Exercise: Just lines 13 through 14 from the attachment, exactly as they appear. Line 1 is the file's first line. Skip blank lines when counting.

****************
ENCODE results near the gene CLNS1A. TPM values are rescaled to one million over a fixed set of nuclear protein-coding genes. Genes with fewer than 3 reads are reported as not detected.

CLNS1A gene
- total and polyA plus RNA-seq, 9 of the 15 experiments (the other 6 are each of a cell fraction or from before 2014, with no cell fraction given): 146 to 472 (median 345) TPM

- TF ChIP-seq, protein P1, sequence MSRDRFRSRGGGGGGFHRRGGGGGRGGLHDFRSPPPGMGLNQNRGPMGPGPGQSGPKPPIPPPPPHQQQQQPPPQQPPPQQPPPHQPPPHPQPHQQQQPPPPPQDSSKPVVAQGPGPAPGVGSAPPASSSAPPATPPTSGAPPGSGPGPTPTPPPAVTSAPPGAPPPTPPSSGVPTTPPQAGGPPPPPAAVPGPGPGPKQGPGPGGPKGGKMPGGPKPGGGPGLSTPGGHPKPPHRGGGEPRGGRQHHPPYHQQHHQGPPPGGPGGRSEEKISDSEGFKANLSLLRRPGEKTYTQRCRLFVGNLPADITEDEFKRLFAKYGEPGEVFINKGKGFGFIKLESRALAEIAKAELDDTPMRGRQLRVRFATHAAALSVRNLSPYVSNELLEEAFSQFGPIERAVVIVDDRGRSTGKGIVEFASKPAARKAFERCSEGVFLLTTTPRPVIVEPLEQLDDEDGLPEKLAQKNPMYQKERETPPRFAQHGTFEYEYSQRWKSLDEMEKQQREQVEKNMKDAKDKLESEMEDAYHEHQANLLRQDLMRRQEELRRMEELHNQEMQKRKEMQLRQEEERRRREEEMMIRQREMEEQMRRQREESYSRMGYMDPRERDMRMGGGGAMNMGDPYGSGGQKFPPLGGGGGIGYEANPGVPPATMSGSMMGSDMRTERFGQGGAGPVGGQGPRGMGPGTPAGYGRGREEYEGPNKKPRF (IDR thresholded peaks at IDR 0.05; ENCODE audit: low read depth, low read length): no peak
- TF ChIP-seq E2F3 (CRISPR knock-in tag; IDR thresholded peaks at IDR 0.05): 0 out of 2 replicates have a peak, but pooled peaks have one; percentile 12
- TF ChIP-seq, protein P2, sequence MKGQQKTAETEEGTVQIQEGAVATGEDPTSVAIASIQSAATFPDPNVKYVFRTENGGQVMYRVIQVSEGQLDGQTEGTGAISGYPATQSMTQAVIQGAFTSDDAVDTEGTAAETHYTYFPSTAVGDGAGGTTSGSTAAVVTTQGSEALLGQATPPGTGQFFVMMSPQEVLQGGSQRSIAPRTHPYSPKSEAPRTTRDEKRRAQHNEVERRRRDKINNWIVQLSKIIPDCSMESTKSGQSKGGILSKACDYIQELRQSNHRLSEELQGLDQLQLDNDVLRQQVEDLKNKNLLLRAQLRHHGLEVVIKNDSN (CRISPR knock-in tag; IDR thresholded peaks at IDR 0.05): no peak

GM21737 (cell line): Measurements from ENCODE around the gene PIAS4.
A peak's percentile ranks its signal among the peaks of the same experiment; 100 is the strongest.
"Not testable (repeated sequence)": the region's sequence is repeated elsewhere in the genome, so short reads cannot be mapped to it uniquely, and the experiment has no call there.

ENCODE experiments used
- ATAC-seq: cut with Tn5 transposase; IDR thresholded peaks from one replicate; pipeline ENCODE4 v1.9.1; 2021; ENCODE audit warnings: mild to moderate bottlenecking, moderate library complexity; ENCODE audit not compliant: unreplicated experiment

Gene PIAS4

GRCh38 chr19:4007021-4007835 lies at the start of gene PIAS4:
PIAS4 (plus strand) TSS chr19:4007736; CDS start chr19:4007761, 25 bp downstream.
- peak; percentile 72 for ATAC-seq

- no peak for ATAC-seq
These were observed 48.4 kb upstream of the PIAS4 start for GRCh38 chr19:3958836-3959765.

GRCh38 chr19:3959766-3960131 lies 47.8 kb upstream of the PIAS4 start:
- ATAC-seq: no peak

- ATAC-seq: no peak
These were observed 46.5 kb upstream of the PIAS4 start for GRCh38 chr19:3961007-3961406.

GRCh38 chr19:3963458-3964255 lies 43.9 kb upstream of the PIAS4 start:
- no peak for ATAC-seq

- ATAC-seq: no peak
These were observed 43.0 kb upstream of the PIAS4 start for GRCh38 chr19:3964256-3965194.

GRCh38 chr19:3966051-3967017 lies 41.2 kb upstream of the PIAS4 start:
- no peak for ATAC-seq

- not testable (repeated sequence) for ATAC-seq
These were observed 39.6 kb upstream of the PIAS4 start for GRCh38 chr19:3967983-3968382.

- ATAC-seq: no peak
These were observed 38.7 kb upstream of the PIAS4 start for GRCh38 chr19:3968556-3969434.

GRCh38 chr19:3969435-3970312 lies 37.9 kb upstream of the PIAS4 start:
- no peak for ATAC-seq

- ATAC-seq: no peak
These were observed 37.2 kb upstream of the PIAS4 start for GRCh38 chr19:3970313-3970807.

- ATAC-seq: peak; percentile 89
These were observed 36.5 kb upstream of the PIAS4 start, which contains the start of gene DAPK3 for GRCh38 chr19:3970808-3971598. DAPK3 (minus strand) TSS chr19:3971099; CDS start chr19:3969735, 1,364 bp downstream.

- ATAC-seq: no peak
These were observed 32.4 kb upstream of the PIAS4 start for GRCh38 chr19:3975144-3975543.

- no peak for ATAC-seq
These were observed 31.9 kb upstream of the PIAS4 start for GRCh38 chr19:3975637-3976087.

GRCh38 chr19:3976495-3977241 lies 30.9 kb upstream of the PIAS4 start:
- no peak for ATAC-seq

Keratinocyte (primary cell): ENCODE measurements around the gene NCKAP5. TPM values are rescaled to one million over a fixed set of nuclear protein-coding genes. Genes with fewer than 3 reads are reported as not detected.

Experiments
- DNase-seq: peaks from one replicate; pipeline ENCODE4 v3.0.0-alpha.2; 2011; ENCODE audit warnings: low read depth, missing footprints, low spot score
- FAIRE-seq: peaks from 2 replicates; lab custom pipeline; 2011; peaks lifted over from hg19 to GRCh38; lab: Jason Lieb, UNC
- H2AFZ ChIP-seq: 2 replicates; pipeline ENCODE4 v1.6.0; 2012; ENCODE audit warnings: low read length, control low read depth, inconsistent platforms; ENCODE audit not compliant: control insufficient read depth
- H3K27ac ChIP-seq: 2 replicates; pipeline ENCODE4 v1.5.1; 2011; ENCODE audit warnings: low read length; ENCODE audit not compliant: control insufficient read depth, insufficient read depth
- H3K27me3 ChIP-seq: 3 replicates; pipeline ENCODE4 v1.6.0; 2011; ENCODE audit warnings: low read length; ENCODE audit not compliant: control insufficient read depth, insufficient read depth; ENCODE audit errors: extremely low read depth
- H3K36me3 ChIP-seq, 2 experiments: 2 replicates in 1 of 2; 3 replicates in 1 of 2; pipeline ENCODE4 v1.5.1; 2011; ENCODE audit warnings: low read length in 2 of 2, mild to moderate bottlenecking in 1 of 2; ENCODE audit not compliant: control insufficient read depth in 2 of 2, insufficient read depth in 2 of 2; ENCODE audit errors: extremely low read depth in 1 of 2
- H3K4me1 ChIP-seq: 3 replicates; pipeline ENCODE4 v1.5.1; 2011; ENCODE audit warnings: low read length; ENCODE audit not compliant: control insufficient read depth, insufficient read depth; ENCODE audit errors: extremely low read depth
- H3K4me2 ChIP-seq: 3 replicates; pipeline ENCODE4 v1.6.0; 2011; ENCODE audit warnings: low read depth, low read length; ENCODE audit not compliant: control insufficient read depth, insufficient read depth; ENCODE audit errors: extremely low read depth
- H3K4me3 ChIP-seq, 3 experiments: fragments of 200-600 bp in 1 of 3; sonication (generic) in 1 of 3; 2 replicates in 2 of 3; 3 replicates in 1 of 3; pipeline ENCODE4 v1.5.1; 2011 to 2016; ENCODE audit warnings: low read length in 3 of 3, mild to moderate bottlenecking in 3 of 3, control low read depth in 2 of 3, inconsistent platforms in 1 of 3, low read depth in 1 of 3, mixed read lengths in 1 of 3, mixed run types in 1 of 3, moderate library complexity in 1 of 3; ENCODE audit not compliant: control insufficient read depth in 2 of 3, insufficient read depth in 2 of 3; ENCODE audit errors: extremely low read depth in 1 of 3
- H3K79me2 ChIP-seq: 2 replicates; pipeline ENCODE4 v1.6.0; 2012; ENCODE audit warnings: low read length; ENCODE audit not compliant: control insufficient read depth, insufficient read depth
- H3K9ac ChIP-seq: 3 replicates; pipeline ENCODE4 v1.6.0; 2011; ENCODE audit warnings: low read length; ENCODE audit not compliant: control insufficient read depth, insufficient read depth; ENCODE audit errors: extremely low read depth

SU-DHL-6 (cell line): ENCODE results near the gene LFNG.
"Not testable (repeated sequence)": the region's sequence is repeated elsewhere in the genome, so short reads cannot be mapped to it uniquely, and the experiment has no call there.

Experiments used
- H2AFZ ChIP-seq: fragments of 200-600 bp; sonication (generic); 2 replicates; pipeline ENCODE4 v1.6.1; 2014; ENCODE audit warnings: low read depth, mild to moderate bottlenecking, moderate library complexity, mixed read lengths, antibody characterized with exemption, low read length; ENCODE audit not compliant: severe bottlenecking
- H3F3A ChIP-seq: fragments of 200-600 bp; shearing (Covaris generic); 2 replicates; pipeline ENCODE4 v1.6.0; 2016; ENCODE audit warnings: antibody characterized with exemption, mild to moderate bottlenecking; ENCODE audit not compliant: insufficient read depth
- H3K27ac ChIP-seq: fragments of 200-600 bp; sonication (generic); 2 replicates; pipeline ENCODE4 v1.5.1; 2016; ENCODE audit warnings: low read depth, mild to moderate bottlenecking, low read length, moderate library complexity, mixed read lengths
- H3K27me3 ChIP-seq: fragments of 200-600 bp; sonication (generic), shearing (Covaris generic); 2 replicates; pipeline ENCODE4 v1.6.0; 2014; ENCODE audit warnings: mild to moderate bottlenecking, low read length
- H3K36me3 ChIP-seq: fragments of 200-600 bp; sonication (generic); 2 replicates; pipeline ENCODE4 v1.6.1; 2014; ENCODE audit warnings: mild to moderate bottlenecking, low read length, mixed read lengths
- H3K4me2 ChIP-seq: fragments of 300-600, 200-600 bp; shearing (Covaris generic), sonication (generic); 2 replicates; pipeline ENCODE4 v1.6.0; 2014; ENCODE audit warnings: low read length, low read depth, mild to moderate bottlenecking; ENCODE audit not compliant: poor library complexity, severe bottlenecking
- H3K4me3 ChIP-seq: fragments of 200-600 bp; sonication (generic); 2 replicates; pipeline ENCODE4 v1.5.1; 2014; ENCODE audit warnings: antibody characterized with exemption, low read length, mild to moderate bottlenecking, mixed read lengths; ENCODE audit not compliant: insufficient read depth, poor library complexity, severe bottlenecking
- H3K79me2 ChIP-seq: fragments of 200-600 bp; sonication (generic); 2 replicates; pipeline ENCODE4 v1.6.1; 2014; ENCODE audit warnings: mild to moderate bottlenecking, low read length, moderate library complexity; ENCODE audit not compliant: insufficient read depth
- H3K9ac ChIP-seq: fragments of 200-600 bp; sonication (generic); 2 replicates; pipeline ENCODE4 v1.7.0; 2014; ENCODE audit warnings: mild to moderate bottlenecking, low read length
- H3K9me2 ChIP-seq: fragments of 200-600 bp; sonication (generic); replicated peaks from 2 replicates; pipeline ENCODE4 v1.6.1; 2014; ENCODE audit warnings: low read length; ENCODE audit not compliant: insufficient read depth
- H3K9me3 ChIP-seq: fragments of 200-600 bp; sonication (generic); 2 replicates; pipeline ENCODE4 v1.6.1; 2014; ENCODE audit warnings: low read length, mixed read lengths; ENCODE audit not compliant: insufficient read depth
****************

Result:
GRCh38 chr19:4007021-4007835 lies at the start of gene PIAS4:
PIAS4 (plus strand) TSS chr19:4007736; CDS start chr19:4007761, 25 bp downstream.